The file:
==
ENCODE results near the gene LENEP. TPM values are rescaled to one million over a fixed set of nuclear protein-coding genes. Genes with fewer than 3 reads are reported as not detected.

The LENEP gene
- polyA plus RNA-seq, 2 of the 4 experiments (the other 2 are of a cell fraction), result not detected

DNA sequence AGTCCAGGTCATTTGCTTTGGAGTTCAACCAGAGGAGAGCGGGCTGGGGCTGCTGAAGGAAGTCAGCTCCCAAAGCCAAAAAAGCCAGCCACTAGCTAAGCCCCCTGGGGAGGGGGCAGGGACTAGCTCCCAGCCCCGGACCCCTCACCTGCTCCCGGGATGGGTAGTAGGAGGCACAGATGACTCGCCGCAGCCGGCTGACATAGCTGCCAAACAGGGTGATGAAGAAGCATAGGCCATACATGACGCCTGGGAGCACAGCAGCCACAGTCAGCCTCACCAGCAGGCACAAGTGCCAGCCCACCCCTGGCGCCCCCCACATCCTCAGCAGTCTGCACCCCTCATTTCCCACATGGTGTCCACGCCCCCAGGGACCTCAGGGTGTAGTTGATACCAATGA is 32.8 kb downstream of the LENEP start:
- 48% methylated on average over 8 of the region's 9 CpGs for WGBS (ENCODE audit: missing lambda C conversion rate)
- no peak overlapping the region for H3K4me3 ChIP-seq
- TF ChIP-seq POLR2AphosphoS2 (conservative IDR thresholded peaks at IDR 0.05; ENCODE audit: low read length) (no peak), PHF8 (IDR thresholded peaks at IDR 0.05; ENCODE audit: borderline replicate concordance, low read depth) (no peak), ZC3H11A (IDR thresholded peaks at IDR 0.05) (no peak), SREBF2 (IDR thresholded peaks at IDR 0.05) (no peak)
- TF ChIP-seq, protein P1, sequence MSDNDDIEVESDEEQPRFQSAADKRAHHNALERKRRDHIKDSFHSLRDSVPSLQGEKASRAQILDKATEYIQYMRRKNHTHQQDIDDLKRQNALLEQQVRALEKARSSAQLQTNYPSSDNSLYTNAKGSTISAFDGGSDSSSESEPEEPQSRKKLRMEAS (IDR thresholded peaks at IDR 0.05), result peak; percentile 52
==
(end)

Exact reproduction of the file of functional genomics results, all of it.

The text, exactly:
ENCODE results near the gene LENEP. TPM values are rescaled to one million over a fixed set of nuclear protein-coding genes. Genes with fewer than 3 reads are reported as not detected.

The LENEP gene
- polyA plus RNA-seq, 2 of the 4 experiments (the other 2 are of a cell fraction), result not detected

DNA sequence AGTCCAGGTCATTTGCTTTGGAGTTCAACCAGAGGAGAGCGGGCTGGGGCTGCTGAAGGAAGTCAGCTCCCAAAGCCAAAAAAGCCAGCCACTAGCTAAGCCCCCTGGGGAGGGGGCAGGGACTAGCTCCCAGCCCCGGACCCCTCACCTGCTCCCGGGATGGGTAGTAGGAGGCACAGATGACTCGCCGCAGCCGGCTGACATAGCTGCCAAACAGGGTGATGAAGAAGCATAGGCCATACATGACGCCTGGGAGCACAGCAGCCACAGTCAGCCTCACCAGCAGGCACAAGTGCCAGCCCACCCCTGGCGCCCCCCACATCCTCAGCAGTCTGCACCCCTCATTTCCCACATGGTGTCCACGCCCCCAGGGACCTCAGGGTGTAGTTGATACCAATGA is 32.8 kb downstream of the LENEP start:
- 48% methylated on average over 8 of the region's 9 CpGs for WGBS (ENCODE audit: missing lambda C conversion rate)
- no peak overlapping the region for H3K4me3 ChIP-seq
- TF ChIP-seq POLR2AphosphoS2 (conservative IDR thresholded peaks at IDR 0.05; ENCODE audit: low read length) (no peak), PHF8 (IDR thresholded peaks at IDR 0.05; ENCODE audit: borderline replicate concordance, low read depth) (no peak), ZC3H11A (IDR thresholded peaks at IDR 0.05) (no peak), SREBF2 (IDR thresholded peaks at IDR 0.05) (no peak)
- TF ChIP-seq, protein P1, sequence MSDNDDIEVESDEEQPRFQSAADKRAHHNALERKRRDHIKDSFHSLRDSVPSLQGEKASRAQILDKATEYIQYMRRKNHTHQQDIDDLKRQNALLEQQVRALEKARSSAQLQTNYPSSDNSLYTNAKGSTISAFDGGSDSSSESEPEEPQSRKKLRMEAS (IDR thresholded peaks at IDR 0.05), result peak; percentile 52